This happened primarily for the early deals. As people became more aware of the issue, bells and whistles were added to protect the senior investors (at their request). After defaults, cash flows to the first loss would stop, or at least some portion would stop, to build up a reserve or cushion against future defaults. It helped and seemed fair. Over time the product evolved and in the later credit deals, the risk/rewards had gone back to being more in line with expectations.
As a market developed for single name CDS on the mortgage side, synthetic CDO’s backed by them were also created. For better or worse, mainly for worse, most Wall Street firms seemed to have a mortgage department that was in direct competition with their credit department. In chasing P&L and accolades, the amount of communication between the desks was often minimal. Investors, who probably understood the concept of ‘free’ equity less than the street, also tended to run their investments in credit cdo’s separately from their mortgage backed cdo investments. I believe that this allowed many of the early mortgage deals to create the same sort of free or low risk equity that had existed in the early days. There is nothing wrong with it, it just skews the risk reward and means that you have to be careful when making the claim that the equity holder was taking the real risk.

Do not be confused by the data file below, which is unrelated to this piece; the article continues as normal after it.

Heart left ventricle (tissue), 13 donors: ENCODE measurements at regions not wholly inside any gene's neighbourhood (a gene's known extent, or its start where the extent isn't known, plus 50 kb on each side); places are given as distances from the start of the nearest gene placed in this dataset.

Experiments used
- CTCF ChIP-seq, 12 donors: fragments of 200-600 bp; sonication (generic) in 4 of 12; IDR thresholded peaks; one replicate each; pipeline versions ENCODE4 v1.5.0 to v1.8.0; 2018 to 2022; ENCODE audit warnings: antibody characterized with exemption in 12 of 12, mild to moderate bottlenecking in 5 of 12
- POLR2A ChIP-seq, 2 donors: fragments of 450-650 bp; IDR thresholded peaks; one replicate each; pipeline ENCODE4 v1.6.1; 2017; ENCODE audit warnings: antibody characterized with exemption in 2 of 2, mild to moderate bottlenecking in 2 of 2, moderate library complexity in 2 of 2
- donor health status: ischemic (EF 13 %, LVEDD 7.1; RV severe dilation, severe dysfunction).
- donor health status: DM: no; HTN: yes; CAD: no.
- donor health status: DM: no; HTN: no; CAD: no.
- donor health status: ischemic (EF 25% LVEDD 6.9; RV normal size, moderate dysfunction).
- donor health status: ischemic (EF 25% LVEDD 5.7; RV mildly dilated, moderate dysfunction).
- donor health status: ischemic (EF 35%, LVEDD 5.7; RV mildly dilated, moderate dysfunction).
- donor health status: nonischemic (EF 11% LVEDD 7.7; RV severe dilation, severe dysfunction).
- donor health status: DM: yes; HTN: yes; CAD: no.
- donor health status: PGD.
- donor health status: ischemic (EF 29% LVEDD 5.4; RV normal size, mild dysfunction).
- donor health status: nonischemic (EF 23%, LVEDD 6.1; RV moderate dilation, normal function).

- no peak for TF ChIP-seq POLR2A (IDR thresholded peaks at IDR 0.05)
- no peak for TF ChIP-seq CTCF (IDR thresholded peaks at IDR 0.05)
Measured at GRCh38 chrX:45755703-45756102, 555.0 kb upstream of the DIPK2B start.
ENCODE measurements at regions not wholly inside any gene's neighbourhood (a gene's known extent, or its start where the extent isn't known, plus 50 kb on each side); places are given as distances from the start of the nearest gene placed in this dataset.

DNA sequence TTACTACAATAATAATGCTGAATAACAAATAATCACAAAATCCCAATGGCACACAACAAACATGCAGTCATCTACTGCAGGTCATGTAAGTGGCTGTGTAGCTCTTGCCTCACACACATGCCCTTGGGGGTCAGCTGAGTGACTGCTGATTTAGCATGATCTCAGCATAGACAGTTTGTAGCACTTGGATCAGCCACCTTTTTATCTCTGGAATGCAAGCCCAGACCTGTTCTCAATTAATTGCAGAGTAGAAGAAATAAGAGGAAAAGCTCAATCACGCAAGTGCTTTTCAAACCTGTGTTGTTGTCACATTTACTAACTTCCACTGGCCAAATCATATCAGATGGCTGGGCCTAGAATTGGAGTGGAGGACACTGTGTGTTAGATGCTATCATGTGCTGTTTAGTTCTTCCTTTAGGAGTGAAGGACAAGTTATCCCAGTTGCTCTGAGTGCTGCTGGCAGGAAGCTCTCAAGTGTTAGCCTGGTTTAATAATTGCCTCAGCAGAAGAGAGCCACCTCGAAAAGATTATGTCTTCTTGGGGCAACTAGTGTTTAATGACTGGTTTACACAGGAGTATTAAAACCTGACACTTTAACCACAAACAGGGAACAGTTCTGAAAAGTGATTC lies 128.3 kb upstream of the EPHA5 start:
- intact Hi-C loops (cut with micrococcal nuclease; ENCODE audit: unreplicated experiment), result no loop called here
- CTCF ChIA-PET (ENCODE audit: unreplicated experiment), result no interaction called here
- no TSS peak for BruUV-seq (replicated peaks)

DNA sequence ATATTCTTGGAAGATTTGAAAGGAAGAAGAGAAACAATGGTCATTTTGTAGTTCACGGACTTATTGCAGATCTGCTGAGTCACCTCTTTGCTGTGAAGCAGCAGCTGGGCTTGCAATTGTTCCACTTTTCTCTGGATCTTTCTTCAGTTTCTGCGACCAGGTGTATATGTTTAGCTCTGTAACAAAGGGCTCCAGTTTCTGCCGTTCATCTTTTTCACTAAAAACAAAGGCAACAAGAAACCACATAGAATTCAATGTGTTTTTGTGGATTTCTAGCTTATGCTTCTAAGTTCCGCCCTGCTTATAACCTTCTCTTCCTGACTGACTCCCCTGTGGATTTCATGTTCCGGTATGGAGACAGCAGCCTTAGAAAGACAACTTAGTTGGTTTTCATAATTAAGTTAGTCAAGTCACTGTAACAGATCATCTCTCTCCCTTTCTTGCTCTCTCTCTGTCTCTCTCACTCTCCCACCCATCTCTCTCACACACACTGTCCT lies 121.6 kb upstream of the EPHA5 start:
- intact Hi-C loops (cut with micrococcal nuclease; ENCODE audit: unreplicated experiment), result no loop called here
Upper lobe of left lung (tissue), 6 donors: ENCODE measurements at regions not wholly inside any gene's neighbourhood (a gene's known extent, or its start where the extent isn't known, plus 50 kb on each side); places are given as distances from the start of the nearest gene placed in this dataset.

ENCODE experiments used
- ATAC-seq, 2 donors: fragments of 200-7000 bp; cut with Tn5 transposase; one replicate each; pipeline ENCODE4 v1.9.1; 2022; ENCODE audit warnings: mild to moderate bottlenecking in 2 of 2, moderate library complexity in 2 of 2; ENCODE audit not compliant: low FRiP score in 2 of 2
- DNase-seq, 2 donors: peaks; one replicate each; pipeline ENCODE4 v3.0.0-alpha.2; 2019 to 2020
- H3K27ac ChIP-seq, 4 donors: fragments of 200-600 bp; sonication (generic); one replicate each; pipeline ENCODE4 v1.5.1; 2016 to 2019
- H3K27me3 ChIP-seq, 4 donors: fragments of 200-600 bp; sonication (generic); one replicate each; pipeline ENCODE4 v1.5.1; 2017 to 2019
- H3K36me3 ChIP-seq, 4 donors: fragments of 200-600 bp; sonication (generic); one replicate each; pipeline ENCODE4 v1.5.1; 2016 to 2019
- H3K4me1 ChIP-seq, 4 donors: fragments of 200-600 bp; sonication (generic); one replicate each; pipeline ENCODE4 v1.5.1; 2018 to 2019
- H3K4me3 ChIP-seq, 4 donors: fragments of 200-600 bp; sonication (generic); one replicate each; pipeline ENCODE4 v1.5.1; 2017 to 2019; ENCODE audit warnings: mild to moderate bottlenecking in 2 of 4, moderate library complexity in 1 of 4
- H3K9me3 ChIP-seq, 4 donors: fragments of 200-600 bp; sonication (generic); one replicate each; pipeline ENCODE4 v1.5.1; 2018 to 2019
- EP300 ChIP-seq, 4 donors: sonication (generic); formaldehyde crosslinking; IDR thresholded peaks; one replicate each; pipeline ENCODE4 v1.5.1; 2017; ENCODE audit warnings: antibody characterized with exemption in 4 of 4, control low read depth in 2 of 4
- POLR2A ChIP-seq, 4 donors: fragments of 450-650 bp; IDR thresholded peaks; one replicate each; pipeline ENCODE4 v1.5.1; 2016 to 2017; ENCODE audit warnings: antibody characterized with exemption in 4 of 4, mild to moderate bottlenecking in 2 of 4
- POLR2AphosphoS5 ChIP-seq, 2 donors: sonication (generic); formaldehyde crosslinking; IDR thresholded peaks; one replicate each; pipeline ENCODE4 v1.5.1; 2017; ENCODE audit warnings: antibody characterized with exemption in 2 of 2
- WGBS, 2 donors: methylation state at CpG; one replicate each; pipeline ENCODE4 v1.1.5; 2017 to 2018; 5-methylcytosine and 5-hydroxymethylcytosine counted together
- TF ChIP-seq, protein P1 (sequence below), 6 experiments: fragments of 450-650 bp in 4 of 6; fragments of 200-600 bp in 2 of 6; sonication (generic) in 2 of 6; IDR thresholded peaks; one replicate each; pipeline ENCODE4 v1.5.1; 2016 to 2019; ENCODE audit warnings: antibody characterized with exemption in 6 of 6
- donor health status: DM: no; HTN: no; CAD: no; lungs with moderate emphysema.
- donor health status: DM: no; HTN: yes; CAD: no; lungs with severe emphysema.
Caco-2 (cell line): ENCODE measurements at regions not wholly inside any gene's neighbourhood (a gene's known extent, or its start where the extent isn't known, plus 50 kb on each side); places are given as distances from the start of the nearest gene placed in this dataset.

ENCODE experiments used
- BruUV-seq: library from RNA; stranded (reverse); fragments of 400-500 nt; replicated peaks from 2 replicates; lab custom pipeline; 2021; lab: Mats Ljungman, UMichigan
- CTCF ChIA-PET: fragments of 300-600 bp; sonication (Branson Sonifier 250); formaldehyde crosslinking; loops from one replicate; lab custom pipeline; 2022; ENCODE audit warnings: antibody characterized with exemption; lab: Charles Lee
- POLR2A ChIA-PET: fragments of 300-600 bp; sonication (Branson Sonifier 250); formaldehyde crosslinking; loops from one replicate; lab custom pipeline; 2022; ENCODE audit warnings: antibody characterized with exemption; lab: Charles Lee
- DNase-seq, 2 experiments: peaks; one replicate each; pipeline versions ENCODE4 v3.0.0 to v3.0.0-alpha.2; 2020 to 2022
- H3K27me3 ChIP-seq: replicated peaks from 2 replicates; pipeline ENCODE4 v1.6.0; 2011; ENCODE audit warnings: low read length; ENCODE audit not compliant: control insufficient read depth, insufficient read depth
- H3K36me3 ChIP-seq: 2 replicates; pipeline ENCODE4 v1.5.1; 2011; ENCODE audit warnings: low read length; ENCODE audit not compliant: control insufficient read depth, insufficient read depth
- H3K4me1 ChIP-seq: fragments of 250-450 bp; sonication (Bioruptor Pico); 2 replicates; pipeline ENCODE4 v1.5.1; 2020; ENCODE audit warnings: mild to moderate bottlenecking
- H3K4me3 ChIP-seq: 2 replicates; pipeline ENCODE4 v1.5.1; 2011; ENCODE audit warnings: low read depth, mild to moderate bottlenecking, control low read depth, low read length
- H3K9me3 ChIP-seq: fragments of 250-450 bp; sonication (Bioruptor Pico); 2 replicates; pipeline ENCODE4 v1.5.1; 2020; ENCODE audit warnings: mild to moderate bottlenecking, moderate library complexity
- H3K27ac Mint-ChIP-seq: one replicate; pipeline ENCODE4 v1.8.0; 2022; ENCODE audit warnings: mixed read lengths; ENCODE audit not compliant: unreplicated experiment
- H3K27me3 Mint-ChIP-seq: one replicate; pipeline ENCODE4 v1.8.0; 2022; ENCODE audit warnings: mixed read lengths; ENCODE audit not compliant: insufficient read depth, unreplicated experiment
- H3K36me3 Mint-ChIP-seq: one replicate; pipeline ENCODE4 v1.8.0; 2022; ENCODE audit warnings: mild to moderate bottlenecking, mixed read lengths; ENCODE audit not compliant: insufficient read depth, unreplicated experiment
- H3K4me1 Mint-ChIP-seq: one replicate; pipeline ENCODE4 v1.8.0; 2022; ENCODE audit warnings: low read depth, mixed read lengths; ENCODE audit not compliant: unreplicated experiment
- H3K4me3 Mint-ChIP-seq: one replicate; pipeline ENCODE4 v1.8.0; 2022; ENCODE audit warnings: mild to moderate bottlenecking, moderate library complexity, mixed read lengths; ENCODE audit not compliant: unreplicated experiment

Have you ever wondered why so many bears were either long the ‘equity’ tranche or seemed willing to be long?
Well, wonder no more. You now know that depending on structure, the first loss, or equity, was actually very well protected. Deals could be structured in such a way that by owning the first loss and shorting more senior tranches, the base case was high teens returns, the best case were massive gains as big losses hit the super senior, and the scenarios that caused a loss were minimal (if not non-existent). These are complex deals. I have simplified the analysis to make a point, but the math works, and it does help explain why there are few stories about how hard it was to place the equity of synthetic cdo’s and why many of the people most bearish the underlying markets were long them and were short higher up the ‘capital’ structure.
So, if we get another round of discussion about the CDO market, like we did surrounding Abacus, at the very least I hope this makes you question what the parties are saying and spend more time figuring who had what risk, based on the documentation and the math, rather than just the name of the investment.